I read it at a gallop. I cheered for (and worried over) the characters, both the young biographer Margaret Lea in the "frame" of the tale and Vida Winter in her own memories. Surely that's worth four stars. (I apparently rooted for the wrong theoretical romance, and was caught off guard when a certain person announced their marriage to a certain other in the final pages. Wait, what? Since when?)

Here is my hesitation: As good as Setterfield is at capturing the heart of a Gothic novel, there comes a point when the reader must close the book and re-engage their own mind, until now content to be swept along by the narrative.

At that moment, the suspension of disbelief comes crashing down.

The instant that I stopped and thought about the pivotal secret of the book, the kernel of Vida Winter's mystery, I lost my heart for the book. It's a stupid twist. The longer I think about it, the more disappointed I am. It's true Gothic in its style, but absolutely implausible in its execution. Even Rochester had a caretaker for his mad wife in the attic. When the book is closed, I can't imagine how Vida Winter's secret could possibly have taken place.

And yet--should I weigh the book by the experience of reading it, or by my response after it had finished? I can't justify taking away a star, or even half a star, from The Thirteenth Tale when it was so well written.

That doesn't mean I can't be grumpy.

I'll leave you, dear readers, with this very fitting excerpt from Margaret Lea's narrative:

Dr. Clifton came. He listened to my heart and asked me lots of questions. "Insomnia? Irregular sleep? Nightmares?" I nodded three times. "I thought so."

He took a thermometer and instructed me to place it under my tongue, then rose and strode to the window. With his back to me, he asked, "And what do you read?"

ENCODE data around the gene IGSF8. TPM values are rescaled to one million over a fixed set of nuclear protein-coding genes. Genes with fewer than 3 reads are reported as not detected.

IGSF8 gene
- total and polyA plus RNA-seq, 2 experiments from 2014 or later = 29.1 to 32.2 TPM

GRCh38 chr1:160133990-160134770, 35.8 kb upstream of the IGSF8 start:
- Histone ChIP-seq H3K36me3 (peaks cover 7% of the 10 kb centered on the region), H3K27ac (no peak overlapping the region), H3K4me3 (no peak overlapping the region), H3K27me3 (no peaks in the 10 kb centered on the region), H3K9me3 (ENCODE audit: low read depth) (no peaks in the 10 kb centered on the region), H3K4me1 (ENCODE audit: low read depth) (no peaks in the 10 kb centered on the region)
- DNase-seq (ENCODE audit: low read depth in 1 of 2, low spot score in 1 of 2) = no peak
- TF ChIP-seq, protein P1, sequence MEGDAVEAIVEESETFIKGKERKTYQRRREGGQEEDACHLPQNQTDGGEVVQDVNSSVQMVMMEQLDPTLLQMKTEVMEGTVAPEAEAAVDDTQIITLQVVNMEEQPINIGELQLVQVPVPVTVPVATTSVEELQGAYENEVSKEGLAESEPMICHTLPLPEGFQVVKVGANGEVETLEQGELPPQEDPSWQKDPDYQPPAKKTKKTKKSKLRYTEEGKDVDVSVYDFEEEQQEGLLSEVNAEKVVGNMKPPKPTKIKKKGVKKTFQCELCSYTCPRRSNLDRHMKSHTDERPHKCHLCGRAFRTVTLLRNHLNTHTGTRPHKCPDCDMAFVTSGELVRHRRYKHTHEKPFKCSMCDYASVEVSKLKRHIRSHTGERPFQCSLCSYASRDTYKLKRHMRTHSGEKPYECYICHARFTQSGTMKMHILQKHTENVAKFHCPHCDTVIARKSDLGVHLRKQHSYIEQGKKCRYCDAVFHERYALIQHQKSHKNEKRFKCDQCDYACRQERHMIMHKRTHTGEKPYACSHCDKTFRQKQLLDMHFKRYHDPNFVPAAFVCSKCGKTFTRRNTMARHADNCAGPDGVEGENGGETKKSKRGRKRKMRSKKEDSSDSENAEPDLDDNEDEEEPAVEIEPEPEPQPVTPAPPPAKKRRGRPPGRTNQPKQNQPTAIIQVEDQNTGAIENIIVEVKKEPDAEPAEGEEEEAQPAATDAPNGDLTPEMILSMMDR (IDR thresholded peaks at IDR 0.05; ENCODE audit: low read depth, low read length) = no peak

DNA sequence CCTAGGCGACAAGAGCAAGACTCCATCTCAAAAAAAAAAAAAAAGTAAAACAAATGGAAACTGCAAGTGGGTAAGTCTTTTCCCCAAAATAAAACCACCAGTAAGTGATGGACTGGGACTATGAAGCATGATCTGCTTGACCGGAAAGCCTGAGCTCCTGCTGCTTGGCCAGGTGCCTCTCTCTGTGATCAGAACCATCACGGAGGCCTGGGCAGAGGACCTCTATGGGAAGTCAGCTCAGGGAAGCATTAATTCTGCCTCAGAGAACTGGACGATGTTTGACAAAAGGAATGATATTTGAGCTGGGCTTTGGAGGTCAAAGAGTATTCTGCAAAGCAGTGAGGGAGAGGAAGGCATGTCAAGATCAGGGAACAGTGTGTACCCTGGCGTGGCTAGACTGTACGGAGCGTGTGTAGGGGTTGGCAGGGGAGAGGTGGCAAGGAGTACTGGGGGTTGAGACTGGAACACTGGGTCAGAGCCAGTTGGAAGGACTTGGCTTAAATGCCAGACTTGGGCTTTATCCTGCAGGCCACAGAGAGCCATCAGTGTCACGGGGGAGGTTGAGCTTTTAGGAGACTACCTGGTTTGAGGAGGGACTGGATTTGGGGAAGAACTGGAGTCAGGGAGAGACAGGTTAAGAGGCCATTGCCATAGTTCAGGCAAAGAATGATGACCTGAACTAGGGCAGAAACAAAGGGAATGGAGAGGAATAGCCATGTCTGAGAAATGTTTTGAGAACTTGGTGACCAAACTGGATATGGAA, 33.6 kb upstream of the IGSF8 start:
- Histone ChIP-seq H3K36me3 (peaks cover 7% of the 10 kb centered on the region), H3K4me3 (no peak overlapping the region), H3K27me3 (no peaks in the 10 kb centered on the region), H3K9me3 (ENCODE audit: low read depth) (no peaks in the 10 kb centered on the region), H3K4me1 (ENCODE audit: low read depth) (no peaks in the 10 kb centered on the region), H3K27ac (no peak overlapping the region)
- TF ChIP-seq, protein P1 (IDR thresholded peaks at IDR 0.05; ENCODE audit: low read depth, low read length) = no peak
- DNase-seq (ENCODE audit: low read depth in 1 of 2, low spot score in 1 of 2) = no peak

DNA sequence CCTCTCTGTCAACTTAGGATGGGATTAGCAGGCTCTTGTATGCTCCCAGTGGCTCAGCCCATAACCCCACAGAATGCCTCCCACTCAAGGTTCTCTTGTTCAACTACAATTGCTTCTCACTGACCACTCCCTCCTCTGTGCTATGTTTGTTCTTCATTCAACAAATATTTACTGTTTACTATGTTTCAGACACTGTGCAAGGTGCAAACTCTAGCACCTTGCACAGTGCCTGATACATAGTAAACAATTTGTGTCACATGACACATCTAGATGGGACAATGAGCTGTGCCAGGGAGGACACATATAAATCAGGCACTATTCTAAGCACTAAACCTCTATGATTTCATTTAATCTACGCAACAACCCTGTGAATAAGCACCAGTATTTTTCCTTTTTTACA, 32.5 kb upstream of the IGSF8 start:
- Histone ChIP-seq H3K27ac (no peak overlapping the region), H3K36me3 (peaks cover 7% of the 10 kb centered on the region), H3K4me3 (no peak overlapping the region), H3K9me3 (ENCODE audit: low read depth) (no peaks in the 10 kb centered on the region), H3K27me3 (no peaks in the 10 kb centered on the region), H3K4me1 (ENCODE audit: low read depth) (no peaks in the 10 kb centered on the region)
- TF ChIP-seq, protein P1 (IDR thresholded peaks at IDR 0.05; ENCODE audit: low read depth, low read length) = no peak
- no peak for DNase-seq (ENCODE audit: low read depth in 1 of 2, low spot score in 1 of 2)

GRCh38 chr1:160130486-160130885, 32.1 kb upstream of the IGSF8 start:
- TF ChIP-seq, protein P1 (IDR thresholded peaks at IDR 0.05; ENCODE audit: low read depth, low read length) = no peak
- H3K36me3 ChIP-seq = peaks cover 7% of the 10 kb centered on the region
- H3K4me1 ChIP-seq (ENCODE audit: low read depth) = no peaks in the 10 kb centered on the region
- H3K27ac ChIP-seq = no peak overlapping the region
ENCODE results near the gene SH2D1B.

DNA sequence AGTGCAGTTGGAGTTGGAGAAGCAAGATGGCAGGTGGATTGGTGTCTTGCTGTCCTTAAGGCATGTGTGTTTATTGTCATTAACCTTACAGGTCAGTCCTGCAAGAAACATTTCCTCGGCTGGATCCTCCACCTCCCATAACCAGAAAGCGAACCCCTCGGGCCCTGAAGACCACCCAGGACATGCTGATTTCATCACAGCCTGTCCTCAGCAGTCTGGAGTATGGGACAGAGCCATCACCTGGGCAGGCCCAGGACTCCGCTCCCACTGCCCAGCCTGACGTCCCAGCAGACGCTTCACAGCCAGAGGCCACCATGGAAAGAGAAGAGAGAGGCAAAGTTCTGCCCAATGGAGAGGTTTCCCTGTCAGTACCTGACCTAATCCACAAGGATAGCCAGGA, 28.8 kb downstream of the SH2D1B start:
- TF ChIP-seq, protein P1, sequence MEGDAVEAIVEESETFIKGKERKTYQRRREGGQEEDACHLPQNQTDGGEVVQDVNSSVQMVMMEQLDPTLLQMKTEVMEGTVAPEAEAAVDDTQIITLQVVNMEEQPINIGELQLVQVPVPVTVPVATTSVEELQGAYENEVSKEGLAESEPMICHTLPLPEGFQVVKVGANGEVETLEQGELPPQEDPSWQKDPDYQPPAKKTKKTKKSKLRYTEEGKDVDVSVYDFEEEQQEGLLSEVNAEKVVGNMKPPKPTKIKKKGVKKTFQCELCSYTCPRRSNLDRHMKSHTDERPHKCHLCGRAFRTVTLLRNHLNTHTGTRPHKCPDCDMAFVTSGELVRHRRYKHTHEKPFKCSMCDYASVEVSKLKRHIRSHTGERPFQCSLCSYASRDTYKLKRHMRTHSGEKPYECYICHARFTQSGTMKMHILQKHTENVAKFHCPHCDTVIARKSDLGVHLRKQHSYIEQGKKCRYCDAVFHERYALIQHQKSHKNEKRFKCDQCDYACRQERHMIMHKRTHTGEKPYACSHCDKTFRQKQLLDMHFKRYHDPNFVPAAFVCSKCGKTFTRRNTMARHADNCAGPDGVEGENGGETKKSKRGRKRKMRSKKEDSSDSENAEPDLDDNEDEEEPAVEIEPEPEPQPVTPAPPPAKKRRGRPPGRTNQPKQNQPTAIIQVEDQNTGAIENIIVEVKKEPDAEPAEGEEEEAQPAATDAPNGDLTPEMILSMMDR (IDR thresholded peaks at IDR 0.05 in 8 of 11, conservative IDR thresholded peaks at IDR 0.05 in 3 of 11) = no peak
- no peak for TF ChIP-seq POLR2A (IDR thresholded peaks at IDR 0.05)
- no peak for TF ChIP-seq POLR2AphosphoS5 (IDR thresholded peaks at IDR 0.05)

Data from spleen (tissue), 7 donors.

With the thermometer in my mouth I could not reply.

Wuthering Heights--you've read that?"


"And Jane Eyre?"


"Sense and Sensibility?"


He turned and looked gravely at me. "And I suppose you've read these books more than once?" I nodded and he frowned. "Read and reread? Many times?" Once more I nodded, and his frown deepened. "Since childhood?"

I was baffled by his questions, but compelled by the gravity of his gaze, nodded once again. Beneath his dark brow his eyes narrowed to slits.

[...]He removed the thermometer from my mouth, folded his arms and delivered his diagnosis. "You are suffering from an ailment that afflicts ladies of romantic imagination. Symptoms include fainting, weariness, loss of appetite, low spirits. While on one level the crisis can be ascribed to wandering about in freezing rain without the benefit of adequate waterproofing, the deeper cause is more likely to be found  emotional trauma. However, unlike the heroines of your favorite novels, your constitution has not been weakened by the privations of life in earlier, harsher centuries. No tuberculosis, no childhood polio, no unhygienic living conditions. You'll survive."

[...] I reached for the prescription. In a vigorous scrawl, he had inked:
Sir Arthur Conan Doyle, The Case Book of Sherlock Holmes. Take ten pages, twice a day, till end of course.